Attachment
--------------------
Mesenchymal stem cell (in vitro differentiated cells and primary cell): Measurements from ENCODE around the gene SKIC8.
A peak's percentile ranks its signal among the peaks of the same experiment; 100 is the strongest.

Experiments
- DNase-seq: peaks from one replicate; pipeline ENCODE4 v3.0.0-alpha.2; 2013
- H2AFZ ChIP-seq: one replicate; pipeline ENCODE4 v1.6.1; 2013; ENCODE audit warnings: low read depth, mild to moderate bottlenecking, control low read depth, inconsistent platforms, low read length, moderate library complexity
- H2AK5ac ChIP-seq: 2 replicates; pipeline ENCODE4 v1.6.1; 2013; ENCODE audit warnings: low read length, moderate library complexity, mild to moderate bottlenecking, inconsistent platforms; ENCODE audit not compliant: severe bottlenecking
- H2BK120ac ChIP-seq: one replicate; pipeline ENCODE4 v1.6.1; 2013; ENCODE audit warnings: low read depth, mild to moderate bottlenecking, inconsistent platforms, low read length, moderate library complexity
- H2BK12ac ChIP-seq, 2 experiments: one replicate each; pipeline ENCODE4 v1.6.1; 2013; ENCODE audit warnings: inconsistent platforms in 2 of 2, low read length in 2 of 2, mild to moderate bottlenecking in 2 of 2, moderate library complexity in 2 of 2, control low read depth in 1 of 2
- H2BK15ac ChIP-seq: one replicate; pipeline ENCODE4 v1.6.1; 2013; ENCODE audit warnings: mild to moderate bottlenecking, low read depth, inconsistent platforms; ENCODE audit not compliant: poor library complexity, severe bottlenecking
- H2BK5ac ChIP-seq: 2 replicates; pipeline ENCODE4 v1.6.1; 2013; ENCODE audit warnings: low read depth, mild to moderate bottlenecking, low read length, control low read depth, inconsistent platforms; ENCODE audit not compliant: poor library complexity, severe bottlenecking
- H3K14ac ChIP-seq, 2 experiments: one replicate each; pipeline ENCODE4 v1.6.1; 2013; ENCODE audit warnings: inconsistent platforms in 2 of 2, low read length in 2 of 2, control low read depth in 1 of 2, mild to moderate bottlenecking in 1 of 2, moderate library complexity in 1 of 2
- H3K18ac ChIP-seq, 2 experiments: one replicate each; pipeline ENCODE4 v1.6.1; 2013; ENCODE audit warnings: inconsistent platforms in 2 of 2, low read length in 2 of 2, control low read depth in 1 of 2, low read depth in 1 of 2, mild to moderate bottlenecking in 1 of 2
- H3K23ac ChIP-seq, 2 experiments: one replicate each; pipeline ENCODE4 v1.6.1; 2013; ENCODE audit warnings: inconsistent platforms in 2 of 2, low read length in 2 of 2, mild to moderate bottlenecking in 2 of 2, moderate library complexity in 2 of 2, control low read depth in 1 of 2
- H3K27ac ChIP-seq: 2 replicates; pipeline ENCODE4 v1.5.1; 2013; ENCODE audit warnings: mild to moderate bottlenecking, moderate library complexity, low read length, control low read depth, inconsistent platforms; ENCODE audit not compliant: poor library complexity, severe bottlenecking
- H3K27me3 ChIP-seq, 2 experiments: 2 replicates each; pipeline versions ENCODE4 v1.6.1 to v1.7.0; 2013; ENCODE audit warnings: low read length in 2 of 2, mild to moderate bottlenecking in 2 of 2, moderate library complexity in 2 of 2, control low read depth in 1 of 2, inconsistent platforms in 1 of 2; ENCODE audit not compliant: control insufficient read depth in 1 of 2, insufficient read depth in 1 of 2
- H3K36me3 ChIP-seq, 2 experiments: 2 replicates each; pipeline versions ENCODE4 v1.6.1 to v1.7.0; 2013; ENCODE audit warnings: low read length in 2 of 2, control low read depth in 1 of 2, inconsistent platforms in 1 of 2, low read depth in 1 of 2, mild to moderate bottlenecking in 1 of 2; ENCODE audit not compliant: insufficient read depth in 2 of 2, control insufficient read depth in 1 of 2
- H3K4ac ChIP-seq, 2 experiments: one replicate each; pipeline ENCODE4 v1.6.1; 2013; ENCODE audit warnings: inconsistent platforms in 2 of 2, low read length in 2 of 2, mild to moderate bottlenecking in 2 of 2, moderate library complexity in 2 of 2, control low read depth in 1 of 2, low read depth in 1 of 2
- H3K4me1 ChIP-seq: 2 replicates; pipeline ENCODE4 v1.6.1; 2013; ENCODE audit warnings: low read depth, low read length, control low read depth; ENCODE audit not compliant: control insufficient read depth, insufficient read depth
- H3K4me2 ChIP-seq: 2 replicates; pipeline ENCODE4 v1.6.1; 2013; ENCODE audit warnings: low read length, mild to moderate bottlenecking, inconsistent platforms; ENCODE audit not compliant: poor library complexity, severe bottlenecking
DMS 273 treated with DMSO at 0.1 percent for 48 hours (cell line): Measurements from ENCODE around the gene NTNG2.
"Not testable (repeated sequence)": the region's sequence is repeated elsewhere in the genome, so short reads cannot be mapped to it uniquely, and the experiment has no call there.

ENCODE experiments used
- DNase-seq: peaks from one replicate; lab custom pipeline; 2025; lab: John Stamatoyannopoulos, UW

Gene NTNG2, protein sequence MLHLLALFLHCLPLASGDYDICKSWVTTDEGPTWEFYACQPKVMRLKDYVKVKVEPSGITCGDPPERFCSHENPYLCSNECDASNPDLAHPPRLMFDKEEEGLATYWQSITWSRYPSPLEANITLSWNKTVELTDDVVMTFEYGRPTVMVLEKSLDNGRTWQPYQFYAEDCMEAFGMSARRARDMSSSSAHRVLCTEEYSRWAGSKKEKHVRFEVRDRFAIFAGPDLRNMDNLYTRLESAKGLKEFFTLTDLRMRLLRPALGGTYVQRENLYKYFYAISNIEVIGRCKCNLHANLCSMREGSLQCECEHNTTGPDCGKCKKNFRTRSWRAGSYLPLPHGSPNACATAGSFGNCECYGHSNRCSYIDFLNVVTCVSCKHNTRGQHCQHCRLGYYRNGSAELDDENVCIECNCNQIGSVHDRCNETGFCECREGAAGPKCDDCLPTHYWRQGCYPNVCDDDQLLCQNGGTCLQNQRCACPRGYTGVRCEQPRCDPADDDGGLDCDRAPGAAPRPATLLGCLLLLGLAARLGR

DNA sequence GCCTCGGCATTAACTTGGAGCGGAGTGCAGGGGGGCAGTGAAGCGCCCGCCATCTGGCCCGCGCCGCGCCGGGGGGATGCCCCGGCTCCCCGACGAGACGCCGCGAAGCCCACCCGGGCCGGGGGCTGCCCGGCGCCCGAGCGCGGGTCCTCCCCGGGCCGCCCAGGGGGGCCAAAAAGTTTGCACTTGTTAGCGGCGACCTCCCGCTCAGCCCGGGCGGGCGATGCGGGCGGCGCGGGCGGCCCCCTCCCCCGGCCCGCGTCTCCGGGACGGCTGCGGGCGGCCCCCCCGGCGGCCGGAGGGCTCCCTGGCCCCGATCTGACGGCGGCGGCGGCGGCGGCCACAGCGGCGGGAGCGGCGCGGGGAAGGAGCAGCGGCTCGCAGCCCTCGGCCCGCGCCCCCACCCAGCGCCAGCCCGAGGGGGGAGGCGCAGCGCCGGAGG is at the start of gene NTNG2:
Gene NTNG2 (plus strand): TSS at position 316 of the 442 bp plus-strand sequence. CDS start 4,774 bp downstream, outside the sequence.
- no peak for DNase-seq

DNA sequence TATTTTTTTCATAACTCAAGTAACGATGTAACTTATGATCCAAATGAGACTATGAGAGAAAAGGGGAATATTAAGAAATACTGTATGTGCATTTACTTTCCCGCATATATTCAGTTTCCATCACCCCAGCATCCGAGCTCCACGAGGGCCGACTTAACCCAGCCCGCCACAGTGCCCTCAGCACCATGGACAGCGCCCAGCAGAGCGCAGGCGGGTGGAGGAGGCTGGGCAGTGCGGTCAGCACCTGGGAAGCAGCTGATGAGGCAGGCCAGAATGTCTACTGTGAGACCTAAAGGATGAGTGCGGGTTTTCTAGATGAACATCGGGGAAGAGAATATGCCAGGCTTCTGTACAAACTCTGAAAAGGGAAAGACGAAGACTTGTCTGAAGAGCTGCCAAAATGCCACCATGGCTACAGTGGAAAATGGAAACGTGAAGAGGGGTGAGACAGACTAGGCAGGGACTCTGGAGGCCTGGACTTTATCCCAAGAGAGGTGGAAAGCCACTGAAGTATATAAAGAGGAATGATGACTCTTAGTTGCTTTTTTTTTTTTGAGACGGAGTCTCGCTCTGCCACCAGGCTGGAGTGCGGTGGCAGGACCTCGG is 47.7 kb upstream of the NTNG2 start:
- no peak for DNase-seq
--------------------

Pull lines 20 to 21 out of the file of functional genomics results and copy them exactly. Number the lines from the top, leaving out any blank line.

DMS 273 treated with DMSO at 0.1 percent for 48 hours (cell line): Measurements from ENCODE around the gene NTNG2.
"Not testable (repeated sequence)": the region's sequence is repeated elsewhere in the genome, so short reads cannot be mapped to it uniquely, and the experiment has no call there.